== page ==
UCSD ECON 264 - Dynamic Voluntary Contribution Games (32 pages)

Previewing pages 1, 2, 15, 16, 31, 32 of 32 page document View the full content.
View Full Document

Dynamic Voluntary Contribution Games



Previewing pages 1, 2, 15, 16, 31, 32 of actual document.

View the full content.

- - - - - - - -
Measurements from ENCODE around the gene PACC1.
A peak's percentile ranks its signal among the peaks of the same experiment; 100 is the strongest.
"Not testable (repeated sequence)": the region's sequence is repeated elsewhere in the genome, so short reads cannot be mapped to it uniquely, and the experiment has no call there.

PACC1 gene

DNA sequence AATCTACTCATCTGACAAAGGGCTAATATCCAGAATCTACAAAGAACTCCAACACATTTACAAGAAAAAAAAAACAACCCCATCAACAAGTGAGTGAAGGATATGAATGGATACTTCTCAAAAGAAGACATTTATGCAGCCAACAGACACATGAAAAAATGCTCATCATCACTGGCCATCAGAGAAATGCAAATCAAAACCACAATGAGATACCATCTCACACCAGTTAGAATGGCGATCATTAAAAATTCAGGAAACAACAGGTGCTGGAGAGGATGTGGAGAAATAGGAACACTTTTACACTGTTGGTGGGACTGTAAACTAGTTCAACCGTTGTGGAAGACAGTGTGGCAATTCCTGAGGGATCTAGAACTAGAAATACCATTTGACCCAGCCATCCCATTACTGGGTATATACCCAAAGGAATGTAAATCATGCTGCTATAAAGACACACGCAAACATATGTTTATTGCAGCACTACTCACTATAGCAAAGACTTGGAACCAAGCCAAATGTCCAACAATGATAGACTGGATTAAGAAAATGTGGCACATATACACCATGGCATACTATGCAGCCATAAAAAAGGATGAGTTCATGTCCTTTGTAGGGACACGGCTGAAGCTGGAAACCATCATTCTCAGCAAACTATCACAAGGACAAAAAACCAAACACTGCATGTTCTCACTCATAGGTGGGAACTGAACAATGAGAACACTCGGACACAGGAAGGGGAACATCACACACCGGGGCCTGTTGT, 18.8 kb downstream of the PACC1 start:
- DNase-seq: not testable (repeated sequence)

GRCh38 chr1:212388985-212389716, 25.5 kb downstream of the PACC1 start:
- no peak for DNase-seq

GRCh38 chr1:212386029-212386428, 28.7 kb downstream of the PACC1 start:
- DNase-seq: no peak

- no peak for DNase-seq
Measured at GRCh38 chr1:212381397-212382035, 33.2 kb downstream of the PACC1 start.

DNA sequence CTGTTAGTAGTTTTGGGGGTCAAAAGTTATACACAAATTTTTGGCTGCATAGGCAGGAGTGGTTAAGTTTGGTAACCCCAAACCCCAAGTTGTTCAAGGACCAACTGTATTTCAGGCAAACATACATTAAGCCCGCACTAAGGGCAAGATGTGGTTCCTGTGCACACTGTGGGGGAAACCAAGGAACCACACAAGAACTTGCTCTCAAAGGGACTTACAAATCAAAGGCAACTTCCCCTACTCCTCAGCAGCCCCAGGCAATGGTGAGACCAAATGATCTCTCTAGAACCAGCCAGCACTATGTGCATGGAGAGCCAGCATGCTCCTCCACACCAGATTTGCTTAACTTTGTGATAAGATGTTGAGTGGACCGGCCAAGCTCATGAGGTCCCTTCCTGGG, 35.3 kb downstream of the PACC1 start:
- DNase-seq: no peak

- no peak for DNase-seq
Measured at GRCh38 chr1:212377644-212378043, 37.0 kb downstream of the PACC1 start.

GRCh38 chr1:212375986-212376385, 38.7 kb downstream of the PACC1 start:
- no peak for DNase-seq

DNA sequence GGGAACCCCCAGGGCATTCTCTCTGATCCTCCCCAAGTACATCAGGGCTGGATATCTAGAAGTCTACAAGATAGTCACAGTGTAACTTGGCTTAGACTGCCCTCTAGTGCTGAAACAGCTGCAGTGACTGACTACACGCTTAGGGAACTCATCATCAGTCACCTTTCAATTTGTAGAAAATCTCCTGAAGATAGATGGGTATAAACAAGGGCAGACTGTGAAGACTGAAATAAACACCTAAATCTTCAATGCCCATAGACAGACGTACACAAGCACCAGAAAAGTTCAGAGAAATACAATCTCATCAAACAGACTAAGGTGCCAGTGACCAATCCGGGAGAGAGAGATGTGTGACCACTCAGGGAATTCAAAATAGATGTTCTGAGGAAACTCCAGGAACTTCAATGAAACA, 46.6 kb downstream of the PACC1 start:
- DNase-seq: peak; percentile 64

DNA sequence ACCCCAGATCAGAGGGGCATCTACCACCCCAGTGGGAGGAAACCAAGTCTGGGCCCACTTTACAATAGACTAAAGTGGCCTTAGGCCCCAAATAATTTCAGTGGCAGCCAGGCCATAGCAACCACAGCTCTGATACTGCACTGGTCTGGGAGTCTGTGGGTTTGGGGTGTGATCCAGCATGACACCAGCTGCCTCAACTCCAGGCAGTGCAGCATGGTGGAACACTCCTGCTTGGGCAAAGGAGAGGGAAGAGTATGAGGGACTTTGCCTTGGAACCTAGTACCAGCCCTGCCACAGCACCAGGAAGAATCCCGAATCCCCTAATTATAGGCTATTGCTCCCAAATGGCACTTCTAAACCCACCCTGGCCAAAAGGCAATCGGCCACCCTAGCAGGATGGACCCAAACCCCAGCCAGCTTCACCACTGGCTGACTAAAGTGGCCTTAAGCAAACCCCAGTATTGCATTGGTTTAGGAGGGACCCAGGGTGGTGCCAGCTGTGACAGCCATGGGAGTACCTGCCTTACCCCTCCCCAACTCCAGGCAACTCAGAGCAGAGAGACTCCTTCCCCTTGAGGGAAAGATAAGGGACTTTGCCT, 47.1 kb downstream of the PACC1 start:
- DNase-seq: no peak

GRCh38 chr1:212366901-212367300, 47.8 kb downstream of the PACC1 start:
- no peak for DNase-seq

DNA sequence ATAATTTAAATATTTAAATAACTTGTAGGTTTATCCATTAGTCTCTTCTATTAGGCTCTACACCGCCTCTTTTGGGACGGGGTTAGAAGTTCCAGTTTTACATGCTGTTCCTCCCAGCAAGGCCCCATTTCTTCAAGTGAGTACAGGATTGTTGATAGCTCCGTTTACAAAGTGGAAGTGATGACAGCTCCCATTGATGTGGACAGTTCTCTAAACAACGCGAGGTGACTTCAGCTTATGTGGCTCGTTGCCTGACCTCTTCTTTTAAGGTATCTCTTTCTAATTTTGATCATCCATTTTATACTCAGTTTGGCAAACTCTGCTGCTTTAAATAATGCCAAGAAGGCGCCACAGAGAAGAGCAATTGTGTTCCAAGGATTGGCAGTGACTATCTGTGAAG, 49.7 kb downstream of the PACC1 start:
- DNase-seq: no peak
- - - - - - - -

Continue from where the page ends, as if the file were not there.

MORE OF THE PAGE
View Full Document
View Full Document

Dynamic Voluntary Contribution Games

114 views


Pages:
32
School:
University of California, San Diego
Course:
Econ 264 - Experimental Economics
Experimental Economics Documents
Unformatted text preview: